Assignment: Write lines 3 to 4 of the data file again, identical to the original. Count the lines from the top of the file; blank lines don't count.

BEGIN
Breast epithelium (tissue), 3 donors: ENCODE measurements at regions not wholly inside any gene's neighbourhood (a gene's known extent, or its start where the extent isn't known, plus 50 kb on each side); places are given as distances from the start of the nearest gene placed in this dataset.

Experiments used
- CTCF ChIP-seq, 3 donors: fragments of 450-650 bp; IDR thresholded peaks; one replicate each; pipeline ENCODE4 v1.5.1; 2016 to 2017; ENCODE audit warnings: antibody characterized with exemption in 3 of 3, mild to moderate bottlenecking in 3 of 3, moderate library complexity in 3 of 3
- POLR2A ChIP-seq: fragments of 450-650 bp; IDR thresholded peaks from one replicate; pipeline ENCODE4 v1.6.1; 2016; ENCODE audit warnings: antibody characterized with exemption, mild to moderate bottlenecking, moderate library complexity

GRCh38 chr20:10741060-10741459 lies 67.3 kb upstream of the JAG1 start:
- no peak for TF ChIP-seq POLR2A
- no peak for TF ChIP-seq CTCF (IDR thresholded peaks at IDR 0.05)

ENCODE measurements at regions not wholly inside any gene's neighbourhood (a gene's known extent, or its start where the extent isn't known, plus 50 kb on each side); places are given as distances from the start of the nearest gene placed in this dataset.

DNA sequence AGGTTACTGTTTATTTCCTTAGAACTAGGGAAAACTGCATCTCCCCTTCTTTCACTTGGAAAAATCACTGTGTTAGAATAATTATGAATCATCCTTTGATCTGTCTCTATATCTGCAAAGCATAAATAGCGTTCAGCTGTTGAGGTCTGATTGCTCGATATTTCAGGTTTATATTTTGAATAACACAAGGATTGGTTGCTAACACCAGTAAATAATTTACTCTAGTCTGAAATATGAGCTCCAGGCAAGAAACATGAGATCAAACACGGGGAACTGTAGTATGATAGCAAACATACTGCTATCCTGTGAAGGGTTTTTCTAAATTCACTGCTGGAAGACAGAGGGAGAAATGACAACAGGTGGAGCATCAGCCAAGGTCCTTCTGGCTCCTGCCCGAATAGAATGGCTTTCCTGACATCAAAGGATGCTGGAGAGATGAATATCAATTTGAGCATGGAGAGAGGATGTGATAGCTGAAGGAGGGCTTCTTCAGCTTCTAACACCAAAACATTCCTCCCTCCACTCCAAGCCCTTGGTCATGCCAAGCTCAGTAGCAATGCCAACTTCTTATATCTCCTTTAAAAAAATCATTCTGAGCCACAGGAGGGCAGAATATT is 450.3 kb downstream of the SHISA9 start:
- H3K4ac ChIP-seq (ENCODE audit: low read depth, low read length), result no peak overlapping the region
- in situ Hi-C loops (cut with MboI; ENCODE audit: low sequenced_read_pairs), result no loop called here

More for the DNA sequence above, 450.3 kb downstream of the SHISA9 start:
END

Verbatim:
- CTCF ChIP-seq, 3 donors: fragments of 450-650 bp; IDR thresholded peaks; one replicate each; pipeline ENCODE4 v1.5.1; 2016 to 2017; ENCODE audit warnings: antibody characterized with exemption in 3 of 3, mild to moderate bottlenecking in 3 of 3, moderate library complexity in 3 of 3
- POLR2A ChIP-seq: fragments of 450-650 bp; IDR thresholded peaks from one replicate; pipeline ENCODE4 v1.6.1; 2016; ENCODE audit warnings: antibody characterized with exemption, mild to moderate bottlenecking, moderate library complexity